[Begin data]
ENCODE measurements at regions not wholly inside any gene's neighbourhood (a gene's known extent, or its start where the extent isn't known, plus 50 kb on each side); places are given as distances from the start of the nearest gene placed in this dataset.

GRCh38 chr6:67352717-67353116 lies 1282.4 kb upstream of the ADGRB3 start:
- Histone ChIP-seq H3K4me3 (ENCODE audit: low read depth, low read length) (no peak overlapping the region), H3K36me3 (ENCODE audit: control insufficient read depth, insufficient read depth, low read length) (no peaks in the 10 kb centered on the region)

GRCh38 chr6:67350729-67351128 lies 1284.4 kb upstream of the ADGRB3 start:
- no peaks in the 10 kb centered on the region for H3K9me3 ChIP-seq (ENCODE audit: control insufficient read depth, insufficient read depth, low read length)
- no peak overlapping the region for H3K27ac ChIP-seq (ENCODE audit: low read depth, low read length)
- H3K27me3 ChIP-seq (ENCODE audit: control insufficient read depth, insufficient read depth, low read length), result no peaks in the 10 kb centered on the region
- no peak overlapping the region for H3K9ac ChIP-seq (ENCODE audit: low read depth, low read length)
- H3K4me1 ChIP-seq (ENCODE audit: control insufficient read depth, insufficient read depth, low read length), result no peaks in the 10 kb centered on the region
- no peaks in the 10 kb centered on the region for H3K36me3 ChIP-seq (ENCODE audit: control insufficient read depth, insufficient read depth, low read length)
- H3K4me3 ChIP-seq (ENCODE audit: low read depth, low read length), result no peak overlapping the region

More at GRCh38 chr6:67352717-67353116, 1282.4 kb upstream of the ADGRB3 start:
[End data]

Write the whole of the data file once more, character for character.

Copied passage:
ENCODE measurements at regions not wholly inside any gene's neighbourhood (a gene's known extent, or its start where the extent isn't known, plus 50 kb on each side); places are given as distances from the start of the nearest gene placed in this dataset.

GRCh38 chr6:67352717-67353116 lies 1282.4 kb upstream of the ADGRB3 start:
- Histone ChIP-seq H3K4me3 (ENCODE audit: low read depth, low read length) (no peak overlapping the region), H3K36me3 (ENCODE audit: control insufficient read depth, insufficient read depth, low read length) (no peaks in the 10 kb centered on the region)

GRCh38 chr6:67350729-67351128 lies 1284.4 kb upstream of the ADGRB3 start:
- no peaks in the 10 kb centered on the region for H3K9me3 ChIP-seq (ENCODE audit: control insufficient read depth, insufficient read depth, low read length)
- no peak overlapping the region for H3K27ac ChIP-seq (ENCODE audit: low read depth, low read length)
- H3K27me3 ChIP-seq (ENCODE audit: control insufficient read depth, insufficient read depth, low read length), result no peaks in the 10 kb centered on the region
- no peak overlapping the region for H3K9ac ChIP-seq (ENCODE audit: low read depth, low read length)
- H3K4me1 ChIP-seq (ENCODE audit: control insufficient read depth, insufficient read depth, low read length), result no peaks in the 10 kb centered on the region
- no peaks in the 10 kb centered on the region for H3K36me3 ChIP-seq (ENCODE audit: control insufficient read depth, insufficient read depth, low read length)
- H3K4me3 ChIP-seq (ENCODE audit: low read depth, low read length), result no peak overlapping the region

More at GRCh38 chr6:67352717-67353116, 1282.4 kb upstream of the ADGRB3 start: